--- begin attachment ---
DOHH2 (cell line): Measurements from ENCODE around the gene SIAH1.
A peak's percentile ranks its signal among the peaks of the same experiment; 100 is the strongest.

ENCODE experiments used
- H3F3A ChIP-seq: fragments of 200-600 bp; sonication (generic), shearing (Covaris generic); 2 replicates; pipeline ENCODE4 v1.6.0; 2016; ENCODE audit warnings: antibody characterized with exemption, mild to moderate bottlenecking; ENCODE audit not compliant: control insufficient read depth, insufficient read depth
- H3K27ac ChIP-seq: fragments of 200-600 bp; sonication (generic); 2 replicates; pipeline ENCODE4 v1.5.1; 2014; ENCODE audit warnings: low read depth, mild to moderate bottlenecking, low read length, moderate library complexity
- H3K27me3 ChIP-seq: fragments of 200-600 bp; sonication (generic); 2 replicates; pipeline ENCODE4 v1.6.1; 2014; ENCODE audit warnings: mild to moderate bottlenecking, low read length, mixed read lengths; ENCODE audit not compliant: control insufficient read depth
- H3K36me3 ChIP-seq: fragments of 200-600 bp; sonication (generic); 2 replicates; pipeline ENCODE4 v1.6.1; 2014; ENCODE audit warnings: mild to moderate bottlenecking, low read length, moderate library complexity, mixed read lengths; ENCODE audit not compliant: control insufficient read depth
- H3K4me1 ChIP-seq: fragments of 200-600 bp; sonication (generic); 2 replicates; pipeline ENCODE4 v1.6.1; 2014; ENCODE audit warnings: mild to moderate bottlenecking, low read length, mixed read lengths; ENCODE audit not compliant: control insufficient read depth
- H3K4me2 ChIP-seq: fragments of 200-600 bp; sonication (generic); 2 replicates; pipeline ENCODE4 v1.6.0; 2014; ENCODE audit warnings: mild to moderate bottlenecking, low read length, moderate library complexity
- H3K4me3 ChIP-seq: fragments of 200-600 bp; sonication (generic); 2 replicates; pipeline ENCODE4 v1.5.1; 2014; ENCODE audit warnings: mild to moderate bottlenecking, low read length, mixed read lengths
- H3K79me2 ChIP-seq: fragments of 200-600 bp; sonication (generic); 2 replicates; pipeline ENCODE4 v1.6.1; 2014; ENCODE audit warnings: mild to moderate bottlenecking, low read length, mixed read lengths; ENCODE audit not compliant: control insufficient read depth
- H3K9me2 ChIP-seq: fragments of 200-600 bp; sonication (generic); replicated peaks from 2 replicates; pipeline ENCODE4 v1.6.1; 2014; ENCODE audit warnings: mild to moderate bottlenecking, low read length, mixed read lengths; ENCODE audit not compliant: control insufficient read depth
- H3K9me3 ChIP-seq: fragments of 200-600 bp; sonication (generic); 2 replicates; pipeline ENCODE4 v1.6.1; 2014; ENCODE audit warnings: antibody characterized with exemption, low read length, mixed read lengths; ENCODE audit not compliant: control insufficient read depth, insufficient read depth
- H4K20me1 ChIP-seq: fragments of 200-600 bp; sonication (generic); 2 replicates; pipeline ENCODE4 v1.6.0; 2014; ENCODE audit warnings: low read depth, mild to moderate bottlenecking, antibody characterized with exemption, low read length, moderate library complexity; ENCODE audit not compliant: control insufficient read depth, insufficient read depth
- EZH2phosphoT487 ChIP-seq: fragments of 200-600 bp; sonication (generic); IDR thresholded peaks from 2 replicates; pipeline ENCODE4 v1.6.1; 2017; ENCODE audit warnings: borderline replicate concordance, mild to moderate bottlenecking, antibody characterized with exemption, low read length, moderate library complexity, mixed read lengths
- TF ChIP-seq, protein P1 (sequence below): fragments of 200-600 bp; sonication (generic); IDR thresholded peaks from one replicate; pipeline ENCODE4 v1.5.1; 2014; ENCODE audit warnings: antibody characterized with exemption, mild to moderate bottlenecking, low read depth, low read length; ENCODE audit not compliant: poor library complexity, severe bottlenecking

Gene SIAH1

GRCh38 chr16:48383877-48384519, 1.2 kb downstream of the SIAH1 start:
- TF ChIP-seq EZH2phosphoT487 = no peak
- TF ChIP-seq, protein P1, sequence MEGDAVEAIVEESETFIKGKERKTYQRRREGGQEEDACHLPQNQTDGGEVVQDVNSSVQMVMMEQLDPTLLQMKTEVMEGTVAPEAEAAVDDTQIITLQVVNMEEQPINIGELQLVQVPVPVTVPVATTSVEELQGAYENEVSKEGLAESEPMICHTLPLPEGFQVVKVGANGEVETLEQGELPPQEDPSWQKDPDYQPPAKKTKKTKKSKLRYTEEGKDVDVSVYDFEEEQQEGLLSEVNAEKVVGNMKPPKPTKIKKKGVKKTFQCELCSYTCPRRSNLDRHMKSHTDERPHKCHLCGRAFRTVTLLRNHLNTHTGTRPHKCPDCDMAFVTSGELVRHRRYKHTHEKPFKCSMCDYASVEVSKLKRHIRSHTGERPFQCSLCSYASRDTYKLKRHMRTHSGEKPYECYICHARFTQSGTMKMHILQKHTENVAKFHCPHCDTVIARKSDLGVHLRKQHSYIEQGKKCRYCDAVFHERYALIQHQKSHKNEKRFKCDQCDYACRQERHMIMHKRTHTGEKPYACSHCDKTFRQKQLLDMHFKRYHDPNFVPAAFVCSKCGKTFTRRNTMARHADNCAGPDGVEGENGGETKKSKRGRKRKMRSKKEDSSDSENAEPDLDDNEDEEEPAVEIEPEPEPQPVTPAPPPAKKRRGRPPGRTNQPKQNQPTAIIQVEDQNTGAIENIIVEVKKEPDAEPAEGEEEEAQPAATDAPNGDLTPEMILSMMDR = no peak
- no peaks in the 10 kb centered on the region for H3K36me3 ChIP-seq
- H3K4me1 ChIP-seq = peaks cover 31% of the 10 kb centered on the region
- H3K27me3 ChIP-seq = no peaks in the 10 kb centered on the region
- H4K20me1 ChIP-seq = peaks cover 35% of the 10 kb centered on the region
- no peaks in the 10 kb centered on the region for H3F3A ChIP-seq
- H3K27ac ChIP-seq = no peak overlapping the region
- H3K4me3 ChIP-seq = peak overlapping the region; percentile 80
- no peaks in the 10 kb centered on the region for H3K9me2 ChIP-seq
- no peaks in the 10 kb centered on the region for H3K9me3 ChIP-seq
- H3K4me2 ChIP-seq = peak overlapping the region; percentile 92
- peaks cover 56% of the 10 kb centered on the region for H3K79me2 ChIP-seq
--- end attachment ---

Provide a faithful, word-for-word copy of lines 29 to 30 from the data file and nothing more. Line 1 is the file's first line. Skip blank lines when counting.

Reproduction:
- no peaks in the 10 kb centered on the region for H3K9me3 ChIP-seq
- H3K4me2 ChIP-seq = peak overlapping the region; percentile 92